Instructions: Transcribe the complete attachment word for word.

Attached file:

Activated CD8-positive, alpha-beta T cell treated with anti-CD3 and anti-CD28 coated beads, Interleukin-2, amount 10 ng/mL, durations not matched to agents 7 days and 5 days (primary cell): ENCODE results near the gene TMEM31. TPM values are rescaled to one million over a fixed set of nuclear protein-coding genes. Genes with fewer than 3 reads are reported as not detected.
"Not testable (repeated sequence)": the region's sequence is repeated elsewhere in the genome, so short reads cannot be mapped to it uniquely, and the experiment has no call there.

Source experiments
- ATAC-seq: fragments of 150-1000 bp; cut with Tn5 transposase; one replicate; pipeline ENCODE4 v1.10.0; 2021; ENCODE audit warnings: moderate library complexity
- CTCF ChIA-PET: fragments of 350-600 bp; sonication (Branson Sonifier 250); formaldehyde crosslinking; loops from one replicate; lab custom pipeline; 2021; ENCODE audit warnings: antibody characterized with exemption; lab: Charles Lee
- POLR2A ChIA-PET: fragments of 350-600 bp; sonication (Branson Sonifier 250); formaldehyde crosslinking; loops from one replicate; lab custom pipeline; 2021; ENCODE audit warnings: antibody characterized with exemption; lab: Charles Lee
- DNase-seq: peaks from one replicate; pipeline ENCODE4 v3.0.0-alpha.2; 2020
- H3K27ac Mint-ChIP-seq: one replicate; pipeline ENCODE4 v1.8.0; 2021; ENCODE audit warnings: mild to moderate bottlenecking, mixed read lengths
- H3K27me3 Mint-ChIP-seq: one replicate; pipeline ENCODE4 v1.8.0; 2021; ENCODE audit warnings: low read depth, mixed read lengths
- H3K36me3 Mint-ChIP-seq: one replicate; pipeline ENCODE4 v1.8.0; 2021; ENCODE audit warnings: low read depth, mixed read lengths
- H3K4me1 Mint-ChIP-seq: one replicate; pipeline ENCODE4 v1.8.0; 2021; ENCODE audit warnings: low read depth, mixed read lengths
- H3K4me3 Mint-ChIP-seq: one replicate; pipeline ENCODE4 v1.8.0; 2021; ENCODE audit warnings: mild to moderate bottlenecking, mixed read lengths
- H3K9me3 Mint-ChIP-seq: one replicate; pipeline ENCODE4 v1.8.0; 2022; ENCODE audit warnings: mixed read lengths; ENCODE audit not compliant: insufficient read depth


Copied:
Activated CD8-positive, alpha-beta T cell treated with anti-CD3 and anti-CD28 coated beads, Interleukin-2, amount 10 ng/mL, durations not matched to agents 7 days and 5 days (primary cell): ENCODE results near the gene TMEM31. TPM values are rescaled to one million over a fixed set of nuclear protein-coding genes. Genes with fewer than 3 reads are reported as not detected.
"Not testable (repeated sequence)": the region's sequence is repeated elsewhere in the genome, so short reads cannot be mapped to it uniquely, and the experiment has no call there.

Source experiments
- ATAC-seq: fragments of 150-1000 bp; cut with Tn5 transposase; one replicate; pipeline ENCODE4 v1.10.0; 2021; ENCODE audit warnings: moderate library complexity
- CTCF ChIA-PET: fragments of 350-600 bp; sonication (Branson Sonifier 250); formaldehyde crosslinking; loops from one replicate; lab custom pipeline; 2021; ENCODE audit warnings: antibody characterized with exemption; lab: Charles Lee
- POLR2A ChIA-PET: fragments of 350-600 bp; sonication (Branson Sonifier 250); formaldehyde crosslinking; loops from one replicate; lab custom pipeline; 2021; ENCODE audit warnings: antibody characterized with exemption; lab: Charles Lee
- DNase-seq: peaks from one replicate; pipeline ENCODE4 v3.0.0-alpha.2; 2020
- H3K27ac Mint-ChIP-seq: one replicate; pipeline ENCODE4 v1.8.0; 2021; ENCODE audit warnings: mild to moderate bottlenecking, mixed read lengths
- H3K27me3 Mint-ChIP-seq: one replicate; pipeline ENCODE4 v1.8.0; 2021; ENCODE audit warnings: low read depth, mixed read lengths
- H3K36me3 Mint-ChIP-seq: one replicate; pipeline ENCODE4 v1.8.0; 2021; ENCODE audit warnings: low read depth, mixed read lengths
- H3K4me1 Mint-ChIP-seq: one replicate; pipeline ENCODE4 v1.8.0; 2021; ENCODE audit warnings: low read depth, mixed read lengths
- H3K4me3 Mint-ChIP-seq: one replicate; pipeline ENCODE4 v1.8.0; 2021; ENCODE audit warnings: mild to moderate bottlenecking, mixed read lengths
- H3K9me3 Mint-ChIP-seq: one replicate; pipeline ENCODE4 v1.8.0; 2022; ENCODE audit warnings: mixed read lengths; ENCODE audit not compliant: insufficient read depth